Fortune issue: January 11, 1999
Memo to Tokyo: Cut Taxes, Print Money
By N. Gregory Mankiw
Let's play Name That Economy. Here are the clues:
Unemployment is rising, and production falling. Most prices are declining, and deflation's end is nowhere in sight. Asset values are depressed. The banking system is in crisis. Interest rates are near zero, but households and firms are too worried to spend and go further into debt. Government policymakers are paralyzed as their concerns about long-term fiscal solvency stop them from doing anything meaningful about the economy's immediate problems.
So what economy is this? If you guessed the U.S. economy circa 1933, you're right. And if you guessed the Japanese economy circa right now, you're also right. The most amazing thing about the current slump in Japan is how familiar it all seems.
Luckily, the Japanese downturn is nowhere close in magnitude to the Great Depression--at least not yet. Unemployment in the U.S. reached 25% in 1933, while in Japan today it is still less than 5%. Yet when a new patient comes to a doctor with a familiar set of symptoms, the doctor does well to look back at the old case to see what helped that patient survive, even if the new patient is not quite as sick.
So what caused the Great Depression, and how did the U.S. survive? Most economists still analyze this episode using some version of the theory proposed by John Maynard Keynes in his classic work The General Theory of Employment, Interest, and Money. Keynes' basic insight was that depressions result from inadequate aggregate demand: Production and employment fall below their potential, he argued, when households, firms, and the government together aren't spending enough to keep everyone working. The solution, according to Keynes, is for the government to goose up spending in any way it can--by printing money, cutting taxes, or increasing spending itself.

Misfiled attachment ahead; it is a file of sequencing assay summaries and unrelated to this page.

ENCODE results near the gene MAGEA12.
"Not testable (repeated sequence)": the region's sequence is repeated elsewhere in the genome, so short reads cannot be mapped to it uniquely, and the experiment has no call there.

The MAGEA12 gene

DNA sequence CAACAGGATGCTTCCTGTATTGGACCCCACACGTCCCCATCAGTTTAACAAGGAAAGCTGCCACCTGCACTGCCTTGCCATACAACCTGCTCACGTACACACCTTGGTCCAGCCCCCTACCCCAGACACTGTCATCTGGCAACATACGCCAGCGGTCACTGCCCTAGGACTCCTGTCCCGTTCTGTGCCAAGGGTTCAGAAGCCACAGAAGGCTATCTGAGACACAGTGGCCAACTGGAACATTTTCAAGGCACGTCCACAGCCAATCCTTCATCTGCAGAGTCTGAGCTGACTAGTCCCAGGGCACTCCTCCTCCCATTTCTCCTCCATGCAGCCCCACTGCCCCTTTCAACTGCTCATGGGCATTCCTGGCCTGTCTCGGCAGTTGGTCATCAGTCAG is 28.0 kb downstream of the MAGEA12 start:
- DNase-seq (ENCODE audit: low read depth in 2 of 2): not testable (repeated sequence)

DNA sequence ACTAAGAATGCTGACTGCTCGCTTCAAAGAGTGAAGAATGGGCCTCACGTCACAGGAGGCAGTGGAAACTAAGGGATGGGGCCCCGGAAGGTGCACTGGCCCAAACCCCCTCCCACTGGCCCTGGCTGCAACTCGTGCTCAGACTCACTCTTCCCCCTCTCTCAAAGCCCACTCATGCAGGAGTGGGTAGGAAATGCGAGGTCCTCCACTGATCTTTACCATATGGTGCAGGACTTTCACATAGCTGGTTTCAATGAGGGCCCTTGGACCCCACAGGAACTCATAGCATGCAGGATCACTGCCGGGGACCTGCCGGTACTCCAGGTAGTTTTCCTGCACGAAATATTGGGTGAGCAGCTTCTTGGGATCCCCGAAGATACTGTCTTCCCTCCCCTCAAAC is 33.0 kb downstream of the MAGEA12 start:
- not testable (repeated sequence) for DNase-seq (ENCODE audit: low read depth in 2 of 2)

Looking back, it is tempting to think that F.D.R. saved the U.S. economy by implementing this Keynesian advice. Indeed, the unemployment rate did fall from 25% in 1933 to just under 10% in 1941. The economy's production of goods and services, as measured by GDP, grew an average of 8% per year.
Yet the macroeconomic consequences of the New Deal were not nearly as great as is sometimes suggested. In a 1992 study, What Ended the Great Depression?, economic historian Christina Romer summarized the view of many economists when she wrote that "fiscal policy contributed almost nothing to the recovery from the Great Depression." Large cuts in taxes or increases in government spending might have helped, as Keynesian theory predicts, but in the 1930s they were not really tried to any significant degree.
According to Romer, "Nearly all the observed recovery of the U.S. economy prior to 1942 was due to monetary expansion." That expansion in turn had several causes, including the decision of the Roosevelt Administration to devalue the dollar. Most important, however, was political instability in Europe, which led to an inflow of gold to the U.S., as people sought a safe haven for their funds on this side of the Atlantic.
Armed with this bit of history, what should Japanese policymakers do now? The answer is simple: Cut taxes and print money. Better yet, combine the operations. Why not print up some 100,000-yen notes, and stick one in the pocket of every Japanese citizen? Some people might put the money under their mattresses--the Japanese are notoriously thrifty, after all--but some will surely spend it and provide the stimulus to aggregate demand that is so sorely needed.
Fortunately the Japanese government is starting to head in this Keynesian direction, but it has not moved nearly fast enough. In his recent book, Restoring Japan's Economic Growth, economist Adam Posen argues that a large part of the problem has been a discrepancy between words and deeds. Over the last decade Tokyo has announced several large fiscal expansions, but by the time these expansions were enacted, they were less than half as large as was promised.
Like the U.S. during the 1930s, Japan has been reluctant to follow Keynesian advice. As Posen puts it, Japanese policymakers were given the opportunity to fight the last war, and they have chosen to adopt the strategy that lost.
N. GREGORY MANKIW is an economics professor at Harvard and the author of Principles of Economics.